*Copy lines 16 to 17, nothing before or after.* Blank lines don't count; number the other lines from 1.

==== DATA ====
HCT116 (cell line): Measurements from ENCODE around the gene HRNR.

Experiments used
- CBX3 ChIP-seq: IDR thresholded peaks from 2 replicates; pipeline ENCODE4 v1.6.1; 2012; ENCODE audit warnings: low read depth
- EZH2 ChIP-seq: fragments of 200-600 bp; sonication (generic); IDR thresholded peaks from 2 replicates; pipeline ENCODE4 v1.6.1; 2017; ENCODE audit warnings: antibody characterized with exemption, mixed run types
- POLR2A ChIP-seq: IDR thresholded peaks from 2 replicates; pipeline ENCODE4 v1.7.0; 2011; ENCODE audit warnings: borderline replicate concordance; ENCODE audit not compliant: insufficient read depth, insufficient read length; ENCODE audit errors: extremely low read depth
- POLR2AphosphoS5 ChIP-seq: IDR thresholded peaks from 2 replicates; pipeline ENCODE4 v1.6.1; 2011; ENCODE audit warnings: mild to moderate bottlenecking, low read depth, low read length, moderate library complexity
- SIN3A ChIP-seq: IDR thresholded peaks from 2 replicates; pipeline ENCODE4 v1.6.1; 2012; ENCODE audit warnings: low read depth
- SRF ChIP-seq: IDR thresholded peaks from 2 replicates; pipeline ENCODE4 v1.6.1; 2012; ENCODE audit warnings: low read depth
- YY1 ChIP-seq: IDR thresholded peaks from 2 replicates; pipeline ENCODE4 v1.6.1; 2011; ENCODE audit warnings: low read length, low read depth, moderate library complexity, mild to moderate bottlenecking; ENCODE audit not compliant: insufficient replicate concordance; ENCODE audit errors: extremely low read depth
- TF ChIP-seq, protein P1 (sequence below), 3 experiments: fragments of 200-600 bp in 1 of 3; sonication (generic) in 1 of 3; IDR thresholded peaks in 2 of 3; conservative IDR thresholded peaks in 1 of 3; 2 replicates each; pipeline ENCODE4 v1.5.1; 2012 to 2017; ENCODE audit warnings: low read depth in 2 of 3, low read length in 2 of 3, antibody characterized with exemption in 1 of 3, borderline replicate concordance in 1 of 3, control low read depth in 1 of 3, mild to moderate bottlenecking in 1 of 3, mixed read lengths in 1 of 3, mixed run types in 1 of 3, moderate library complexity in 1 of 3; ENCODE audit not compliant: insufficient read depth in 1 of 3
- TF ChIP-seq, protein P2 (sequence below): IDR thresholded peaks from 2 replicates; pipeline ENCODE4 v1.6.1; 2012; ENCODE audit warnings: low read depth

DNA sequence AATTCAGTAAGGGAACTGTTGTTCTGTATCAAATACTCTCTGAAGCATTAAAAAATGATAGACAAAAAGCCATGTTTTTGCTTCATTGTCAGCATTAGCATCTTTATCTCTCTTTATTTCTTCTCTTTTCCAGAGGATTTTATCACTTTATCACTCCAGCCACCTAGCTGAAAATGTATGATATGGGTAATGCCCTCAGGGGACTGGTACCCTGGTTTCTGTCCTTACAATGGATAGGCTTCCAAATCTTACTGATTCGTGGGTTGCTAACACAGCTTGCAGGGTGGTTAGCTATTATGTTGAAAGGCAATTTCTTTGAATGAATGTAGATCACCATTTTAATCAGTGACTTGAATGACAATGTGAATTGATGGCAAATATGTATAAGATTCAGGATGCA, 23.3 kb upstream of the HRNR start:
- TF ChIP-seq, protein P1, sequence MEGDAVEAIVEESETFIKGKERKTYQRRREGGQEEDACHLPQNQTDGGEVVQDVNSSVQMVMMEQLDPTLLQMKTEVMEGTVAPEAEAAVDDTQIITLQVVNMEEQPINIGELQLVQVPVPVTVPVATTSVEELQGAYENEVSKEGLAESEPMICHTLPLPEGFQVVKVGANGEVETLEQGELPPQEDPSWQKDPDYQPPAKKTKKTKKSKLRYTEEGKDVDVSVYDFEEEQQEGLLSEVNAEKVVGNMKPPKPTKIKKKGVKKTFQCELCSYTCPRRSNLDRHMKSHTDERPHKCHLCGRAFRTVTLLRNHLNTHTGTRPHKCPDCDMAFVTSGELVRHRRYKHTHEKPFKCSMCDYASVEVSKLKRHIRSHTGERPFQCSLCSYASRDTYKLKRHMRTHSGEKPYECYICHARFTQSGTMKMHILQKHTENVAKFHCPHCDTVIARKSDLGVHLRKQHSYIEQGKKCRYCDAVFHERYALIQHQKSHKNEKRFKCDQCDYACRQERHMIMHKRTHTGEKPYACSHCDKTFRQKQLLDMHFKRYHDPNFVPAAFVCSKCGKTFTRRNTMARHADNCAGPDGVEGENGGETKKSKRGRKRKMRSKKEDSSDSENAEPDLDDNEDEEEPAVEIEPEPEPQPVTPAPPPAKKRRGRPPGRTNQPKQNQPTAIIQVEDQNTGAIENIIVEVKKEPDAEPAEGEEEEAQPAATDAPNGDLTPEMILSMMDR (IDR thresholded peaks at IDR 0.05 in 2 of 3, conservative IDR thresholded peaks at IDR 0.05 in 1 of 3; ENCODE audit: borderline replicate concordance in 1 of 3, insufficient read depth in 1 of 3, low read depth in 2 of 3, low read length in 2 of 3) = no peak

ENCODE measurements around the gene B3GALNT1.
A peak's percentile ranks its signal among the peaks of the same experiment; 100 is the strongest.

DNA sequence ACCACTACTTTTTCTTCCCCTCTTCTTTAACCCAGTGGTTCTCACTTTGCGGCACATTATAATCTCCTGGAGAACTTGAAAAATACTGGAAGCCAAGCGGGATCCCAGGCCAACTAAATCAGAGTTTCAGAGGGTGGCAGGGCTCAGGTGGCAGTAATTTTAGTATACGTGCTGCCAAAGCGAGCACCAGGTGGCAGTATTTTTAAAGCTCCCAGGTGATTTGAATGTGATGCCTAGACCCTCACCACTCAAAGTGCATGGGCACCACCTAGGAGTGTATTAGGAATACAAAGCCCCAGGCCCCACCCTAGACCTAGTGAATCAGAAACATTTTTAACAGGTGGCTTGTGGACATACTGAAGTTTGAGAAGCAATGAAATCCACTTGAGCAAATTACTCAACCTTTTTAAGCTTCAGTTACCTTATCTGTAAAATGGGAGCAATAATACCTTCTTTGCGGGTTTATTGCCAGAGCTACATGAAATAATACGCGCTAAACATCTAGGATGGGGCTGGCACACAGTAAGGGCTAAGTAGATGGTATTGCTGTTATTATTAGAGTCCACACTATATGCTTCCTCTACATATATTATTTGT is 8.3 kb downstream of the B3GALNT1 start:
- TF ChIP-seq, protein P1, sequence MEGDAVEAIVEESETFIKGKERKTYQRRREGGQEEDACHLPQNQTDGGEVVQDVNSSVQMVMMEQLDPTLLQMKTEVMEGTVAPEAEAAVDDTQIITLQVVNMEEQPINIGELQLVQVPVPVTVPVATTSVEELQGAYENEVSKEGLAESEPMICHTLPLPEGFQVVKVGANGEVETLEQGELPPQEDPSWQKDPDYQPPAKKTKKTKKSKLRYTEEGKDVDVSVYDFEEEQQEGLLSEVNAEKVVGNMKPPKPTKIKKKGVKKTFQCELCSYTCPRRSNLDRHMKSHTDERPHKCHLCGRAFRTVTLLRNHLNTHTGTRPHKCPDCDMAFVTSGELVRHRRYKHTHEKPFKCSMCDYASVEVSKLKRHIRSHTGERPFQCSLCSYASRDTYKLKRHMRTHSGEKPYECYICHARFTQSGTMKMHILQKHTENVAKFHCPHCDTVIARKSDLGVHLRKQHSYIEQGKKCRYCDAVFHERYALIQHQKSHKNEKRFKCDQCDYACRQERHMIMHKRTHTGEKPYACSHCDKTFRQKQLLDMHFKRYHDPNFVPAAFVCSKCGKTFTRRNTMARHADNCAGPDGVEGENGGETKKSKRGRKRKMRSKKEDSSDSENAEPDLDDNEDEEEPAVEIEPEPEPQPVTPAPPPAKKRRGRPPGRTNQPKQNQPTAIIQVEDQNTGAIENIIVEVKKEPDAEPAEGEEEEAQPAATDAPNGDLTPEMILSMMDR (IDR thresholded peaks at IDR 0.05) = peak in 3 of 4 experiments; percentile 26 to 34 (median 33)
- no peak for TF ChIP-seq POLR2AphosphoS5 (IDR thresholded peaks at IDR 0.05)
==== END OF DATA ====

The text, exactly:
DNA sequence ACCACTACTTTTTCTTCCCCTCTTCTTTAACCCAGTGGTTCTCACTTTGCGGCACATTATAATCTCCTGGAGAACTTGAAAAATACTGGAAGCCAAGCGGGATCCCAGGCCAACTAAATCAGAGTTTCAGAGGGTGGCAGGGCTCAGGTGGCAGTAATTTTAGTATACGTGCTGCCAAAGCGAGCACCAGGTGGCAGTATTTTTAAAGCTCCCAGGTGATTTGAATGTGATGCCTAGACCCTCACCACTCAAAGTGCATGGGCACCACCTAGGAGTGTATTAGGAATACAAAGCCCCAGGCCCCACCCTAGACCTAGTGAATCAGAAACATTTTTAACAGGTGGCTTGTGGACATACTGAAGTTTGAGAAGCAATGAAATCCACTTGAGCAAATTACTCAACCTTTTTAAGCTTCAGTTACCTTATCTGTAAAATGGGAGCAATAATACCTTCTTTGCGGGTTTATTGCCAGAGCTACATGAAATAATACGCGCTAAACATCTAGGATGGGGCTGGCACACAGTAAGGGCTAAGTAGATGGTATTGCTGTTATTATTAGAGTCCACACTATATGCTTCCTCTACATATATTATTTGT is 8.3 kb downstream of the B3GALNT1 start:
- TF ChIP-seq, protein P1, sequence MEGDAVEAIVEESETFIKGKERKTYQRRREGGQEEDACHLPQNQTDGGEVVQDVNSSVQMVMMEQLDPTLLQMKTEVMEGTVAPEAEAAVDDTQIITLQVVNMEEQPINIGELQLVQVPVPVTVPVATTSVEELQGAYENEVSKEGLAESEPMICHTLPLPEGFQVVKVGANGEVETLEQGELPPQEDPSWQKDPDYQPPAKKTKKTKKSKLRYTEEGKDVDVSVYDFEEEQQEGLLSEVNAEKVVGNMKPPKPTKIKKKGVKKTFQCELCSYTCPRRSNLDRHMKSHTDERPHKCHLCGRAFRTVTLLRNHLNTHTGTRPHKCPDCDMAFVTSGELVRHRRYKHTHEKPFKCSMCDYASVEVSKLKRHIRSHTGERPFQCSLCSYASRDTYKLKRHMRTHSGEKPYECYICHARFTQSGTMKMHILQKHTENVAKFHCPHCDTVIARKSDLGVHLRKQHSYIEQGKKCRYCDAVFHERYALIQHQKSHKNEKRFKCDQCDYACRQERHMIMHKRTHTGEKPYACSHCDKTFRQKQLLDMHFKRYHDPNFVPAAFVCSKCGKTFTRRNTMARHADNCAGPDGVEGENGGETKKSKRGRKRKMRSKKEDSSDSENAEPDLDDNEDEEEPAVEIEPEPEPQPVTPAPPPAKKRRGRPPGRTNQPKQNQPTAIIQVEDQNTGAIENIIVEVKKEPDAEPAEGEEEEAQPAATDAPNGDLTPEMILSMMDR (IDR thresholded peaks at IDR 0.05) = peak in 3 of 4 experiments; percentile 26 to 34 (median 33)